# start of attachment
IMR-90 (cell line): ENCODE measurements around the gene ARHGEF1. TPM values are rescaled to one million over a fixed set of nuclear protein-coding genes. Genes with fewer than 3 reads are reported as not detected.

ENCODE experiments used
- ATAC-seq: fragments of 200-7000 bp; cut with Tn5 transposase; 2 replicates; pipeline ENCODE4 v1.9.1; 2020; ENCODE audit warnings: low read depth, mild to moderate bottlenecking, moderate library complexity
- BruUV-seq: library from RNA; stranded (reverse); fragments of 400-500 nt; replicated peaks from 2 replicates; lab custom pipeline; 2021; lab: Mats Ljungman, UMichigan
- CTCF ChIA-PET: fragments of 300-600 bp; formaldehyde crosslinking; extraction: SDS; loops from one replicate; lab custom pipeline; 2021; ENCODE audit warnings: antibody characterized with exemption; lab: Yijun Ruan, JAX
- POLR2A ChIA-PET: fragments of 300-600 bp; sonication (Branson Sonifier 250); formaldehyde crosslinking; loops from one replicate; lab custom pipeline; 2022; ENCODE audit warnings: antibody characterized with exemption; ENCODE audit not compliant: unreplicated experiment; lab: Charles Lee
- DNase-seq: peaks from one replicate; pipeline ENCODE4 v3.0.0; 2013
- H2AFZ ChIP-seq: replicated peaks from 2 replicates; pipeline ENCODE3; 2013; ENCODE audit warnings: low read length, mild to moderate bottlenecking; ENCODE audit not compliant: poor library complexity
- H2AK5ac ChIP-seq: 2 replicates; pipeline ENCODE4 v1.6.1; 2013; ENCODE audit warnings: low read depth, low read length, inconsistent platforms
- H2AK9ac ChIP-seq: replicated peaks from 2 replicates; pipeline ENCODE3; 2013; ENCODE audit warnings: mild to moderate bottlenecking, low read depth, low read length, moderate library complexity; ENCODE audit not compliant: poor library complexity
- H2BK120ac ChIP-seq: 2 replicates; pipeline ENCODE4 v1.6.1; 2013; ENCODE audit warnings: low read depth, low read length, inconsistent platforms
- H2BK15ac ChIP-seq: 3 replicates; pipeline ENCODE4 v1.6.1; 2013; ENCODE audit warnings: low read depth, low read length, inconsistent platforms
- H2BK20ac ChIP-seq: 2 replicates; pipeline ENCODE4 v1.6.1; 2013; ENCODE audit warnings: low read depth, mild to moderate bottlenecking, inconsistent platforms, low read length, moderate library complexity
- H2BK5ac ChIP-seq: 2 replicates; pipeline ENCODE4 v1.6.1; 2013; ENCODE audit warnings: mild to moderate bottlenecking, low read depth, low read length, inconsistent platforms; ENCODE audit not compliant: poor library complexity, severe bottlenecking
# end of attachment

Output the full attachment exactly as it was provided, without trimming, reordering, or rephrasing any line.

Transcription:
IMR-90 (cell line): ENCODE measurements around the gene ARHGEF1. TPM values are rescaled to one million over a fixed set of nuclear protein-coding genes. Genes with fewer than 3 reads are reported as not detected.

ENCODE experiments used
- ATAC-seq: fragments of 200-7000 bp; cut with Tn5 transposase; 2 replicates; pipeline ENCODE4 v1.9.1; 2020; ENCODE audit warnings: low read depth, mild to moderate bottlenecking, moderate library complexity
- BruUV-seq: library from RNA; stranded (reverse); fragments of 400-500 nt; replicated peaks from 2 replicates; lab custom pipeline; 2021; lab: Mats Ljungman, UMichigan
- CTCF ChIA-PET: fragments of 300-600 bp; formaldehyde crosslinking; extraction: SDS; loops from one replicate; lab custom pipeline; 2021; ENCODE audit warnings: antibody characterized with exemption; lab: Yijun Ruan, JAX
- POLR2A ChIA-PET: fragments of 300-600 bp; sonication (Branson Sonifier 250); formaldehyde crosslinking; loops from one replicate; lab custom pipeline; 2022; ENCODE audit warnings: antibody characterized with exemption; ENCODE audit not compliant: unreplicated experiment; lab: Charles Lee
- DNase-seq: peaks from one replicate; pipeline ENCODE4 v3.0.0; 2013
- H2AFZ ChIP-seq: replicated peaks from 2 replicates; pipeline ENCODE3; 2013; ENCODE audit warnings: low read length, mild to moderate bottlenecking; ENCODE audit not compliant: poor library complexity
- H2AK5ac ChIP-seq: 2 replicates; pipeline ENCODE4 v1.6.1; 2013; ENCODE audit warnings: low read depth, low read length, inconsistent platforms
- H2AK9ac ChIP-seq: replicated peaks from 2 replicates; pipeline ENCODE3; 2013; ENCODE audit warnings: mild to moderate bottlenecking, low read depth, low read length, moderate library complexity; ENCODE audit not compliant: poor library complexity
- H2BK120ac ChIP-seq: 2 replicates; pipeline ENCODE4 v1.6.1; 2013; ENCODE audit warnings: low read depth, low read length, inconsistent platforms
- H2BK15ac ChIP-seq: 3 replicates; pipeline ENCODE4 v1.6.1; 2013; ENCODE audit warnings: low read depth, low read length, inconsistent platforms
- H2BK20ac ChIP-seq: 2 replicates; pipeline ENCODE4 v1.6.1; 2013; ENCODE audit warnings: low read depth, mild to moderate bottlenecking, inconsistent platforms, low read length, moderate library complexity
- H2BK5ac ChIP-seq: 2 replicates; pipeline ENCODE4 v1.6.1; 2013; ENCODE audit warnings: mild to moderate bottlenecking, low read depth, low read length, inconsistent platforms; ENCODE audit not compliant: poor library complexity, severe bottlenecking